The fixed and fugitive properties of photography are poetically contrasted in Christine Elfman’s exhibition of recent works, on view at Gallery Wendi Norris through September 3. She muses on the history of classical objects and the shifting landscape of nature and culture through groupings of silver-gelatin prints, pigment prints, a photogram, and anthotypes. The latter process, which involves using crushed flower petals as a photosensitive medium, is the source of the show’s title and one of its key subjects and materials. Elfman has consistently used plants to create images that will intentionally fade and change in unexpected ways. For a number of the works here she used amaranth, a plant that yields gluten-free grain, but which also has more poetic roots—in ancient Greek it means “unfading flower,” and it is cited for its immortality in Milton’s Paradise Lost. The artist grew the plants herself on a boat docked in the San Francisco Bay, where she also exposed the images. Elfman’s labor-intensive processes and materials have something in common with the practices at twee artisanal restaurants, but her images inherit a richness from their integrity.
A few of the works are portraits of the plant itself. Amaranth Photogram I, 2016, reveals a profile of flowers cascading from the end of a stalk. The image, tinted with the warm red of the crushed flowers, portrays the plant as a visceral entity and recalls Adam Fuss’s photograms of animal entrails. That sense of embodiment is further suggested by two gelatin-silver prints, Amaranth Extraction I and II, both 2016, which capture stages of harvest. An armful of flowering stalks is photographed against a dark background, with only the plants and pale hands visible. There is some potential violence in this disembodied view—these pictures bring to mind Joel Peter-Witkin’s nature morte photographs—but also a classical beauty, as Elfman includes a number of anthotypes of figurative sculpture. There are classical Greco-Roman torsos and images of Rodin sculptures that isolate the hands and faces of artists, in particular Auguste Rodin and Camille Claudel. They are dismembered yet bathed in the natural warmth of the plant-derived hues.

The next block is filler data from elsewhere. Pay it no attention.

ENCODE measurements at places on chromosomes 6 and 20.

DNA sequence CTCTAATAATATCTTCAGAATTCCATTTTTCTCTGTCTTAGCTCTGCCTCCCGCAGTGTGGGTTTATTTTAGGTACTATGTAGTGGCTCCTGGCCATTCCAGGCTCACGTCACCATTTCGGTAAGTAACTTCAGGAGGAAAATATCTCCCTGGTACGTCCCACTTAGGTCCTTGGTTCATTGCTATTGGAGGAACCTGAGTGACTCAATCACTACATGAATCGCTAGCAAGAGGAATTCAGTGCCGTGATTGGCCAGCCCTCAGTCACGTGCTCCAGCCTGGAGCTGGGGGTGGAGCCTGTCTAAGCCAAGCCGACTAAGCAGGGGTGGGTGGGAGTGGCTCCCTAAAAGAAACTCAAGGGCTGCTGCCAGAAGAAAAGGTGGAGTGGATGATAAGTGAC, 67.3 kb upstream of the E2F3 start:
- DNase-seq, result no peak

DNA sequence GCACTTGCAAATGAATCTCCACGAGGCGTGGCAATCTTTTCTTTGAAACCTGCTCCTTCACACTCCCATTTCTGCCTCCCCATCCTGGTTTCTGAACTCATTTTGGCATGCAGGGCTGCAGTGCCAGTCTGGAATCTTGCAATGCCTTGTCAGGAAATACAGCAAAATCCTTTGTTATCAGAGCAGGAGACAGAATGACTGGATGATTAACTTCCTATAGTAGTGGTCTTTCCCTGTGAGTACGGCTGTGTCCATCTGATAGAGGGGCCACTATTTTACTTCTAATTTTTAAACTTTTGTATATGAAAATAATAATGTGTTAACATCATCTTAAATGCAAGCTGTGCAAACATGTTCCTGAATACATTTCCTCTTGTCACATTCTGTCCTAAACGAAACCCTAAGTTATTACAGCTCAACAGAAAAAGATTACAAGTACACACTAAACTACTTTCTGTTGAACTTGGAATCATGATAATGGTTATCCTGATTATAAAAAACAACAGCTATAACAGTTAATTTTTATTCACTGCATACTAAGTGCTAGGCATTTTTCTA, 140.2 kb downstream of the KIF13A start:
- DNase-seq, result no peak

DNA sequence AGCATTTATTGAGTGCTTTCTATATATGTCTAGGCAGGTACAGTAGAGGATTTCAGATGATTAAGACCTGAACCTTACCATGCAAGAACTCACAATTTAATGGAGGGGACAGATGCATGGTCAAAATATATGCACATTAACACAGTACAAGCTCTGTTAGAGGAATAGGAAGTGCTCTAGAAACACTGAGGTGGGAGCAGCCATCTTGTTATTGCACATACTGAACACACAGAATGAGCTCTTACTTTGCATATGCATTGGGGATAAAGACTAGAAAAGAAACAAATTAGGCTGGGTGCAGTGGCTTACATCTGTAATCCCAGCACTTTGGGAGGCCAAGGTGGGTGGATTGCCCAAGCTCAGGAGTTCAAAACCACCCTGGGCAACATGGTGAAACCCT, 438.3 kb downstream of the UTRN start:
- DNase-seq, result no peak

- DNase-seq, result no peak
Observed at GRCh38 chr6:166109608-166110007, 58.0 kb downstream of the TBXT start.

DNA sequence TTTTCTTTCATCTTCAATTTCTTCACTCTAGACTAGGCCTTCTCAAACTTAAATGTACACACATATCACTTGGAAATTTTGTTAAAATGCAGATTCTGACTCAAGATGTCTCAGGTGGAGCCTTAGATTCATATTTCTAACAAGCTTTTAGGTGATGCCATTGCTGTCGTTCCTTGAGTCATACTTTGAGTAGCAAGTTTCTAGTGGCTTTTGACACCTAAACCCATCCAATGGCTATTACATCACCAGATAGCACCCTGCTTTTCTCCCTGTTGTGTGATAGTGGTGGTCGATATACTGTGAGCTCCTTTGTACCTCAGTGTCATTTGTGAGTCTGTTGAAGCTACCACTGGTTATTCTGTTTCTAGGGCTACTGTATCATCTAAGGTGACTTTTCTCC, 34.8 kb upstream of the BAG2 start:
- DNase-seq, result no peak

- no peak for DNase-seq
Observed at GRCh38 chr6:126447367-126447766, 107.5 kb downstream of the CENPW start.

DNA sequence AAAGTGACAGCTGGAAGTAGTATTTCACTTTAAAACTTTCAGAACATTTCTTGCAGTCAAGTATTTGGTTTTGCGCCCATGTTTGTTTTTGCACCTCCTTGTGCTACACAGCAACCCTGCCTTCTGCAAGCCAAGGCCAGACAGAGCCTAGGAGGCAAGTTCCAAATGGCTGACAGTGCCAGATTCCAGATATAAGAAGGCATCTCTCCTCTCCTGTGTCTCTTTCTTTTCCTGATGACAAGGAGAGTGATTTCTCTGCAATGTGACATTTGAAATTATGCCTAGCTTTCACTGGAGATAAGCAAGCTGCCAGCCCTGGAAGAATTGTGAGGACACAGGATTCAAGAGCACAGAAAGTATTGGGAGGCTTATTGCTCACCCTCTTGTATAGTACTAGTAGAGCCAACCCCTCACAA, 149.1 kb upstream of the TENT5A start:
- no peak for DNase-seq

A similar ambiguity is communicated by inkjet prints of eerie landscapes. Ash, 2016, depicts a hollowed tree trunk, a dead object at the center of the frame that suggest something unsavory. Elfman’s use of fugitive materials and various media printed at mixed scale adds layers of complexity, and poetry, to her exploration of the fleeting and the fixed.